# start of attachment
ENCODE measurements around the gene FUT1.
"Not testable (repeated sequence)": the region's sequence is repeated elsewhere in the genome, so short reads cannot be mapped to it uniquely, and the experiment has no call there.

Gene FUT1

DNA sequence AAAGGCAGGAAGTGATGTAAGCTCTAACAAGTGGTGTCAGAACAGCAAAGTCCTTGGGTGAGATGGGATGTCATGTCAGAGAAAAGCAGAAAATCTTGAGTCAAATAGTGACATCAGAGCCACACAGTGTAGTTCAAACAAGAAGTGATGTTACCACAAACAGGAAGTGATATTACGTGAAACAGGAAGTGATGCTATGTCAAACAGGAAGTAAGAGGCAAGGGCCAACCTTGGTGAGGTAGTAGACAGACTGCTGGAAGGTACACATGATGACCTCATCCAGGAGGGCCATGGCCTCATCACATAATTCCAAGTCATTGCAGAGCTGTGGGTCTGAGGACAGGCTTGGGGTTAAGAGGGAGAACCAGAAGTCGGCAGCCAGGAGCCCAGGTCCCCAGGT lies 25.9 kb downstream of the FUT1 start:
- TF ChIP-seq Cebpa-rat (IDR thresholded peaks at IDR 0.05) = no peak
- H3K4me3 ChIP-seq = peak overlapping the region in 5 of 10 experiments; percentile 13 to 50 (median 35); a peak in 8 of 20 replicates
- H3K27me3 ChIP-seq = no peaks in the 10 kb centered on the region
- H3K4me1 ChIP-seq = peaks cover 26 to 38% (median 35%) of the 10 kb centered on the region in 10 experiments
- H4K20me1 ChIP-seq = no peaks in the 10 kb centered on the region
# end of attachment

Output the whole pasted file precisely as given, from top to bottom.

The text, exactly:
ENCODE measurements around the gene FUT1.
"Not testable (repeated sequence)": the region's sequence is repeated elsewhere in the genome, so short reads cannot be mapped to it uniquely, and the experiment has no call there.

Gene FUT1

DNA sequence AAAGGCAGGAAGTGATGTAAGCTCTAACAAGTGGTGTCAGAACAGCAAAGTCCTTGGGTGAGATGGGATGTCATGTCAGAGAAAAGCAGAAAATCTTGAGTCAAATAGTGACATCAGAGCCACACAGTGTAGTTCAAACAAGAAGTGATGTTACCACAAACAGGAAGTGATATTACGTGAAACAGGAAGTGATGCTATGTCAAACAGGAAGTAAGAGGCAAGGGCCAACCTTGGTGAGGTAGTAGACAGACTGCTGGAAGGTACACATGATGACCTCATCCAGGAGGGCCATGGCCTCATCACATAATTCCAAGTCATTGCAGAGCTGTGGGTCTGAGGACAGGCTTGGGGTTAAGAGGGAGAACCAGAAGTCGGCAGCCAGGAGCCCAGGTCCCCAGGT lies 25.9 kb downstream of the FUT1 start:
- TF ChIP-seq Cebpa-rat (IDR thresholded peaks at IDR 0.05) = no peak
- H3K4me3 ChIP-seq = peak overlapping the region in 5 of 10 experiments; percentile 13 to 50 (median 35); a peak in 8 of 20 replicates
- H3K27me3 ChIP-seq = no peaks in the 10 kb centered on the region
- H3K4me1 ChIP-seq = peaks cover 26 to 38% (median 35%) of the 10 kb centered on the region in 10 experiments
- H4K20me1 ChIP-seq = no peaks in the 10 kb centered on the region